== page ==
The National Transportation Safety Board today released the following updated information on its investigation of the November 12 crash of American Airlines flight 587 in Belle Harbor, New York, which resulted in the deaths of all 260 persons aboard and 5 persons on the ground.
Vertical Stabilizer and Rudder
The vertical stabilizer and rudder were found in Jamaica Bay, having apparently come off the aircraft before the plane impacted the ground. The Safety Board's investigation will attempt to determine why those components - made of carbon fiber reinforced epoxy, a composite material - separated in flight.
This week, Safety Board structures investigators met with composite experts from Iowa State University, Sandia National Laboratories, the National Aeronautics and Space Administration and the FAA, to visually examine the tail structure at its temporary storage facility in New York.
The NTSB is planning to move the vertical stabilizer and rudder parts to NASA's Langley Research Center in Hampton, Virginia. The facility was chosen to assist the Board in further examination of these components because of its recognized expertise with composite materials and structures involving civil and military aircraft, and spacecraft. The facility has capabilities that include materials synthesis and processing, analytical modeling, nondestructive evaluations, structural dynamics, aeroelasticity, structural durability and damage tolerance, and experimental methods.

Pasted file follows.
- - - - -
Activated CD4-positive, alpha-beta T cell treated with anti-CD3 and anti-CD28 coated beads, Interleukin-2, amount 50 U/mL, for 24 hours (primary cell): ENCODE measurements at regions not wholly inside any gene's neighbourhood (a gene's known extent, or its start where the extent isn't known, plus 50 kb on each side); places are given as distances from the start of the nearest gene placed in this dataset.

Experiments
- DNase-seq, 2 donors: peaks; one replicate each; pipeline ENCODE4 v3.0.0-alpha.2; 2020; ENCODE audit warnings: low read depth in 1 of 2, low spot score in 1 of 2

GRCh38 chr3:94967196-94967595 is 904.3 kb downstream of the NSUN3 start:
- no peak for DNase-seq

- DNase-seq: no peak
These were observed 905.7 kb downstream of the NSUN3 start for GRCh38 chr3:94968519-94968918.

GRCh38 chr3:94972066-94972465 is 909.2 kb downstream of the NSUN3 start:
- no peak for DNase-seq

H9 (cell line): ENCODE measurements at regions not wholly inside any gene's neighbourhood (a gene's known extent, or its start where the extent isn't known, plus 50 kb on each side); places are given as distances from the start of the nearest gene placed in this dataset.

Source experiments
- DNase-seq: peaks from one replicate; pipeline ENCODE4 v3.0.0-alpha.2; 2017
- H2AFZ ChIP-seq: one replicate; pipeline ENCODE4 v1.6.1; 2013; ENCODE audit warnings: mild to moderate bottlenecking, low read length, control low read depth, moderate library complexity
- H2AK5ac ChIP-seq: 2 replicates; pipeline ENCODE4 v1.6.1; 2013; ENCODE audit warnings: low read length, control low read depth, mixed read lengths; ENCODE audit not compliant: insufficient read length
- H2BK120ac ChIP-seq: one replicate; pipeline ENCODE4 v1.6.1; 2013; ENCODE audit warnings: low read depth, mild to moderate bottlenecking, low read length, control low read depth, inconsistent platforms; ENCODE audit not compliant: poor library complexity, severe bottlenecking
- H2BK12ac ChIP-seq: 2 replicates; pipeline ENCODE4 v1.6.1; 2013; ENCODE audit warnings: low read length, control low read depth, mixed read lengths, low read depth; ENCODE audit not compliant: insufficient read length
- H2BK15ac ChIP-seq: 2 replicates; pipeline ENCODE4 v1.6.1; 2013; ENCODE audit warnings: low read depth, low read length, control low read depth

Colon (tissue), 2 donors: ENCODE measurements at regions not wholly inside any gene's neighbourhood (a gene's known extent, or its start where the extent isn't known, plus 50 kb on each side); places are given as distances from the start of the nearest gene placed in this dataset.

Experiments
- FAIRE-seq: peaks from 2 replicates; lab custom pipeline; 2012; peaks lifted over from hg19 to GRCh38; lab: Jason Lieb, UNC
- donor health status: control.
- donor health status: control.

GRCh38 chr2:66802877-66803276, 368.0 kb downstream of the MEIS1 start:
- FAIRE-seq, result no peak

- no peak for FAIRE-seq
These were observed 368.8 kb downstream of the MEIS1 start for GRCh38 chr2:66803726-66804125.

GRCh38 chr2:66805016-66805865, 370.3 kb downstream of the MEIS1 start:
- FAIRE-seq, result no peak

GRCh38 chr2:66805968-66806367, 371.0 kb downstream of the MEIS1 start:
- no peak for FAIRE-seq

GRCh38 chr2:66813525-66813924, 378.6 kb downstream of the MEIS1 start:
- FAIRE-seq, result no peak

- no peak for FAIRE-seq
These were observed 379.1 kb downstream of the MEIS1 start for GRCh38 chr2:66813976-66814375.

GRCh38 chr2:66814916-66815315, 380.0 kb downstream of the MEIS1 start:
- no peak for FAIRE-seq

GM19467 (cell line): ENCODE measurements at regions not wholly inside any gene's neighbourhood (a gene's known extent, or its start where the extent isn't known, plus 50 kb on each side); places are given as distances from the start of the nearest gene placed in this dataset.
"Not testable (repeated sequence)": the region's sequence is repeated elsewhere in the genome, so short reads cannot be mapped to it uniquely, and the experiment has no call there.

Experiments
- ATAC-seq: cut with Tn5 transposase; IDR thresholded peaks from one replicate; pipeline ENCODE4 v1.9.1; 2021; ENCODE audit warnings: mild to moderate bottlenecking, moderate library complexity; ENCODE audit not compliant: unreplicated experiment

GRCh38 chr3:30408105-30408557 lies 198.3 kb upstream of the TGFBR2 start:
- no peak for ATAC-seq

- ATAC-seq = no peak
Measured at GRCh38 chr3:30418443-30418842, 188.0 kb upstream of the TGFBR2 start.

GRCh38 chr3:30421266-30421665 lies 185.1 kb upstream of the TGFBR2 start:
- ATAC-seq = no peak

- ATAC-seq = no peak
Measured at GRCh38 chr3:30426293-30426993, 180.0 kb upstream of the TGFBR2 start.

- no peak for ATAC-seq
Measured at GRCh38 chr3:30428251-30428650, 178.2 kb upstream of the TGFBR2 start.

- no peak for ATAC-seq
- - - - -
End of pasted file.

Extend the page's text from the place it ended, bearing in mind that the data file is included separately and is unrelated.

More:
The test protocols are being developed; the extent of the examinations and testing have not been established at this time.
The tail assembly is scheduled to arrive at Langley on Monday.
Both engines, which also separated from the aircraft before the plane impacted the ground, have been sent to American Airlines' maintenance facility in Tulsa, Oklahoma for examination. Called "engine teardowns," the examinations began yesterday under the guidance of the NTSB's Powerplants Group Chairman and are expected to last about 10 days.
Besides the engines and the tail structure, the aircraft wreckage is in a temporary storage facility on Floyd Bennett Field in New York. In the next few weeks, that wreckage will be moved to a longer-term storage facility in Harrison, New Jersey.
A Safety Board performance engineer is in Toulouse, France reviewing the process and procedures to be used to develop flight load information, which in turn will be used to develop information on structural loads this aircraft may have experienced.
The Systems Group will meet next week at the Airbus facility in Toulouse to gather technical data regarding flight control system operations.
Each investigative group will continue to document investigative data that will be entered into factual reports, which will be placed in the public docket some months from now.
Investigative updates will be issued as appropriate.